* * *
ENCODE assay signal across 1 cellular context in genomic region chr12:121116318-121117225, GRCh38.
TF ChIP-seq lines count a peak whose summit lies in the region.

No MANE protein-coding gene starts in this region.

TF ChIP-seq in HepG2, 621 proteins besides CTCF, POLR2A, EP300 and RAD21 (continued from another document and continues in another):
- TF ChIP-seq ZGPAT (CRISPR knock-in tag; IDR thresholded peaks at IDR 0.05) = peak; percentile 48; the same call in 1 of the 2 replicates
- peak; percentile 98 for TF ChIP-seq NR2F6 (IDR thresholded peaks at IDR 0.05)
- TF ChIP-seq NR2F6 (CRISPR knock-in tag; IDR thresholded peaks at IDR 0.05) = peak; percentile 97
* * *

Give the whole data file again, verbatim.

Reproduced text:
ENCODE assay signal across 1 cellular context in genomic region chr12:121116318-121117225, GRCh38.
TF ChIP-seq lines count a peak whose summit lies in the region.

No MANE protein-coding gene starts in this region.

TF ChIP-seq in HepG2, 621 proteins besides CTCF, POLR2A, EP300 and RAD21 (continued from another document and continues in another):
- TF ChIP-seq ZGPAT (CRISPR knock-in tag; IDR thresholded peaks at IDR 0.05) = peak; percentile 48; the same call in 1 of the 2 replicates
- peak; percentile 98 for TF ChIP-seq NR2F6 (IDR thresholded peaks at IDR 0.05)
- TF ChIP-seq NR2F6 (CRISPR knock-in tag; IDR thresholded peaks at IDR 0.05) = peak; percentile 97